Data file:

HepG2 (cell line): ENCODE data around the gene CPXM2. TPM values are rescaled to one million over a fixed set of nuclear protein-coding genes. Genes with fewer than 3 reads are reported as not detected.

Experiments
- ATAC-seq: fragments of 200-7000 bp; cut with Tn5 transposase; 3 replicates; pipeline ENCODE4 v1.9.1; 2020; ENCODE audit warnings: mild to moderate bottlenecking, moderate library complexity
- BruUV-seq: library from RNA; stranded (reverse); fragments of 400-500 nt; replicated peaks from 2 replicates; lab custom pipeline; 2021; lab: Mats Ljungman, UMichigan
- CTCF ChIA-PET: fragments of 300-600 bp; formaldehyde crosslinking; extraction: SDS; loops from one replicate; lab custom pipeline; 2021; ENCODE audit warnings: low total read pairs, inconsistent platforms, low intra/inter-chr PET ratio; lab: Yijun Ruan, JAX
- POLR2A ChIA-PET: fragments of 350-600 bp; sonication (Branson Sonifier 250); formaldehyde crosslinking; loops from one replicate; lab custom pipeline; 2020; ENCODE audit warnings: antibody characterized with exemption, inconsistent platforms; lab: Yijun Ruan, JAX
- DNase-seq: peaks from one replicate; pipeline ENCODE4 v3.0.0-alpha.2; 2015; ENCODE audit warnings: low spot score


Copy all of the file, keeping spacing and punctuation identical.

HepG2 (cell line): ENCODE data around the gene CPXM2. TPM values are rescaled to one million over a fixed set of nuclear protein-coding genes. Genes with fewer than 3 reads are reported as not detected.

Experiments
- ATAC-seq: fragments of 200-7000 bp; cut with Tn5 transposase; 3 replicates; pipeline ENCODE4 v1.9.1; 2020; ENCODE audit warnings: mild to moderate bottlenecking, moderate library complexity
- BruUV-seq: library from RNA; stranded (reverse); fragments of 400-500 nt; replicated peaks from 2 replicates; lab custom pipeline; 2021; lab: Mats Ljungman, UMichigan
- CTCF ChIA-PET: fragments of 300-600 bp; formaldehyde crosslinking; extraction: SDS; loops from one replicate; lab custom pipeline; 2021; ENCODE audit warnings: low total read pairs, inconsistent platforms, low intra/inter-chr PET ratio; lab: Yijun Ruan, JAX
- POLR2A ChIA-PET: fragments of 350-600 bp; sonication (Branson Sonifier 250); formaldehyde crosslinking; loops from one replicate; lab custom pipeline; 2020; ENCODE audit warnings: antibody characterized with exemption, inconsistent platforms; lab: Yijun Ruan, JAX
- DNase-seq: peaks from one replicate; pipeline ENCODE4 v3.0.0-alpha.2; 2015; ENCODE audit warnings: low spot score